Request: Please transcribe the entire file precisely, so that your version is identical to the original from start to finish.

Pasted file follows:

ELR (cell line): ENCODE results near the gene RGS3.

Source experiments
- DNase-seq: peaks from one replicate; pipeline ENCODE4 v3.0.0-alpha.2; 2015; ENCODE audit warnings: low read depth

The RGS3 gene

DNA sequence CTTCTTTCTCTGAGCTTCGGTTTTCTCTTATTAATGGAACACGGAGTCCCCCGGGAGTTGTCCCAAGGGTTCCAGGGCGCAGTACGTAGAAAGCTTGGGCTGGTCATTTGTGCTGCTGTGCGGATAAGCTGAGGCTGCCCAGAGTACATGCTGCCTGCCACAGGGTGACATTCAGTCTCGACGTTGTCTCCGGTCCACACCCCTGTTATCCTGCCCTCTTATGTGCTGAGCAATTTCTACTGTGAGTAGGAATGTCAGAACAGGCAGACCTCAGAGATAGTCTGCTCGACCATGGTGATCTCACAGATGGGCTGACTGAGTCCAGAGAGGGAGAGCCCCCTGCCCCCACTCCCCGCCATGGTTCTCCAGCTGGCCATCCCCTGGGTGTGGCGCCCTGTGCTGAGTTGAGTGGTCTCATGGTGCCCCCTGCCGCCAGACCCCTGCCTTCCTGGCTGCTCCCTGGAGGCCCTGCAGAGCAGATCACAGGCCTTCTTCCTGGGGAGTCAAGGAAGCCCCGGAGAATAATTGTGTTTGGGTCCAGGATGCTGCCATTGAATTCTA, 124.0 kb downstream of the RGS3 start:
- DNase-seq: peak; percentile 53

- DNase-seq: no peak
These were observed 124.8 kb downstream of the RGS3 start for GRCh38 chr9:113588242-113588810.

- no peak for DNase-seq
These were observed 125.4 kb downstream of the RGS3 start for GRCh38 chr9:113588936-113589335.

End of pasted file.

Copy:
ELR (cell line): ENCODE results near the gene RGS3.

Source experiments
- DNase-seq: peaks from one replicate; pipeline ENCODE4 v3.0.0-alpha.2; 2015; ENCODE audit warnings: low read depth

The RGS3 gene

DNA sequence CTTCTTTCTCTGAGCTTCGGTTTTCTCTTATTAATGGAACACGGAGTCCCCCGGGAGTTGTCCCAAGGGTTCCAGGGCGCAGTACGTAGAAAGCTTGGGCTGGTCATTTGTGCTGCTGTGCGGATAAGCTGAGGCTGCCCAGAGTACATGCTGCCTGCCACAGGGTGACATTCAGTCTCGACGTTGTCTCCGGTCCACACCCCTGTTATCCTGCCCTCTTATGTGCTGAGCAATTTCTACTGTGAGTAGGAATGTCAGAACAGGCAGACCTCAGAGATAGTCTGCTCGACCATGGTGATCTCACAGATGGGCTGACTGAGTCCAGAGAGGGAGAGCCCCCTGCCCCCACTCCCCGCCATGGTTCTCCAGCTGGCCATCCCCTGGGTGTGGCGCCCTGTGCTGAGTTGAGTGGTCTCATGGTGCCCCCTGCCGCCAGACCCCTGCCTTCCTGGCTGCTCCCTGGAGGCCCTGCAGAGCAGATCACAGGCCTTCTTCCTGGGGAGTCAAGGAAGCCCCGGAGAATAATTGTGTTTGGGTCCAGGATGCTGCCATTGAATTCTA, 124.0 kb downstream of the RGS3 start:
- DNase-seq: peak; percentile 53

- DNase-seq: no peak
These were observed 124.8 kb downstream of the RGS3 start for GRCh38 chr9:113588242-113588810.

- no peak for DNase-seq
These were observed 125.4 kb downstream of the RGS3 start for GRCh38 chr9:113588936-113589335.